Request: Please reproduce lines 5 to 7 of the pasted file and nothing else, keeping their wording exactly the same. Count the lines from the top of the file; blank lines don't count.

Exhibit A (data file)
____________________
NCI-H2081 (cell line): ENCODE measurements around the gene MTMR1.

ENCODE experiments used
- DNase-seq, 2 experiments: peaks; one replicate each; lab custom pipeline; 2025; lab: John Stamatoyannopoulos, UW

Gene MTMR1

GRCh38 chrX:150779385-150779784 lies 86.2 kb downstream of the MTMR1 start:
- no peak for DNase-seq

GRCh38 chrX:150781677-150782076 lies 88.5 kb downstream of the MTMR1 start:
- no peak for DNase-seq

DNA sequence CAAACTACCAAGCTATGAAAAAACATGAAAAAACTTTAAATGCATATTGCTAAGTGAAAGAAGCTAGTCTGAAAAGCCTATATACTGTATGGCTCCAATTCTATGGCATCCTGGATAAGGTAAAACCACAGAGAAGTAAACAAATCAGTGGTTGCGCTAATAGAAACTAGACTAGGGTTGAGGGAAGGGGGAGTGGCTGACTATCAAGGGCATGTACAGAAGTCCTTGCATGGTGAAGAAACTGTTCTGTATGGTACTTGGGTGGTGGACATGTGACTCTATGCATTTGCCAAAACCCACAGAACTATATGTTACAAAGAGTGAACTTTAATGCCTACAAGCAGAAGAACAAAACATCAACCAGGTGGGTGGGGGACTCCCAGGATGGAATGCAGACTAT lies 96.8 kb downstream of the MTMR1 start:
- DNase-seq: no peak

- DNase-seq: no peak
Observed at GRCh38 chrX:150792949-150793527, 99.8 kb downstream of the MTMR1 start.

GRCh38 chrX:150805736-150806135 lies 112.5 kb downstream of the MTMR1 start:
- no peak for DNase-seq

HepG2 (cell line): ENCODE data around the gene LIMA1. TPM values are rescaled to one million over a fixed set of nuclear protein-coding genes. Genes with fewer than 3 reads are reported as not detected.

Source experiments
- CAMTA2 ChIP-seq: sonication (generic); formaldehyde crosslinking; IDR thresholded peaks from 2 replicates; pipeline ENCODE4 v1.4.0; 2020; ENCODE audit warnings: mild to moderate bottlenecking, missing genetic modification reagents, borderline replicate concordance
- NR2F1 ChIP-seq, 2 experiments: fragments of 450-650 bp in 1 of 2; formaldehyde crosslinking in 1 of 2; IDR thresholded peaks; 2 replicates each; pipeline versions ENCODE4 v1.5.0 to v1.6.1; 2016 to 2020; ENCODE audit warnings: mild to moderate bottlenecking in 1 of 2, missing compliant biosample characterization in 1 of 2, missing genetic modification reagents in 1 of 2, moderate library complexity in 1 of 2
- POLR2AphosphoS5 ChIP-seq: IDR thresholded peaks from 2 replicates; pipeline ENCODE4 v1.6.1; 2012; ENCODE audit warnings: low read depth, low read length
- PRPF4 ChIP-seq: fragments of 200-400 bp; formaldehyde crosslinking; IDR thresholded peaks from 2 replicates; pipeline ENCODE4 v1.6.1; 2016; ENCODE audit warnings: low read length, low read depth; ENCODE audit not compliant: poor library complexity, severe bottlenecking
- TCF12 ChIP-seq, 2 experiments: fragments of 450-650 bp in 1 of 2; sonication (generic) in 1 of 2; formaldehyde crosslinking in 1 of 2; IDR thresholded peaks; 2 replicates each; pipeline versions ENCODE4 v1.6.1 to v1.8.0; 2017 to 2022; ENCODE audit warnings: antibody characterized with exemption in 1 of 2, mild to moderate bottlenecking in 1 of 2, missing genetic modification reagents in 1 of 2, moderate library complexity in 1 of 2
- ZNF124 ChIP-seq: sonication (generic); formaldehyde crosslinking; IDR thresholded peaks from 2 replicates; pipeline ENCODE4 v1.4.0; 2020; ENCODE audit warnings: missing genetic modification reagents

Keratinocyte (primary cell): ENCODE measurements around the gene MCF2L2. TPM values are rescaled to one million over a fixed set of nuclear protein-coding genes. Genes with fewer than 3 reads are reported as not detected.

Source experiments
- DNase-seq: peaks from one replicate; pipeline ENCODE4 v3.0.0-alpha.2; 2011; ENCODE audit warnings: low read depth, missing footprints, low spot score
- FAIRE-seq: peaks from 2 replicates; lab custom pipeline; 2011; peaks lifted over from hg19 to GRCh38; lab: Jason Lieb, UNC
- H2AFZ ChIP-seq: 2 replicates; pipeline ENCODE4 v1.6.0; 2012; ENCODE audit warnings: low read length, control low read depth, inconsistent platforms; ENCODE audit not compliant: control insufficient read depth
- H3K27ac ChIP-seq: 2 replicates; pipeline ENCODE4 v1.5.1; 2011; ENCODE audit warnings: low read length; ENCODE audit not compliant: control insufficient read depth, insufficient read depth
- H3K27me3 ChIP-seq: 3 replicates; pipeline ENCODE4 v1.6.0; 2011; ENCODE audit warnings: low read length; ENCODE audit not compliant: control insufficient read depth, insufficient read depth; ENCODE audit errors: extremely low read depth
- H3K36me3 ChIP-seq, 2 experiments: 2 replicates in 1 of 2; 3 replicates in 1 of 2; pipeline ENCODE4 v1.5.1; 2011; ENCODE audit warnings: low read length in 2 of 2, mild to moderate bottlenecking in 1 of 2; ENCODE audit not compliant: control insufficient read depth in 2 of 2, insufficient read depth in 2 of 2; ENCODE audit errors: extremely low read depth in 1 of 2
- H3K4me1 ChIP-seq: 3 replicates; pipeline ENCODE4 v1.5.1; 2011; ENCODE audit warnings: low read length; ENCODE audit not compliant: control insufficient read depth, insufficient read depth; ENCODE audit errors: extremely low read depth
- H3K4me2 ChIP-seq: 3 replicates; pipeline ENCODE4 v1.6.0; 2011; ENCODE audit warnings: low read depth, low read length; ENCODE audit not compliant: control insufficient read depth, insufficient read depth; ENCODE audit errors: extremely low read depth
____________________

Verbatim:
GRCh38 chrX:150779385-150779784 lies 86.2 kb downstream of the MTMR1 start:
- no peak for DNase-seq

GRCh38 chrX:150781677-150782076 lies 88.5 kb downstream of the MTMR1 start: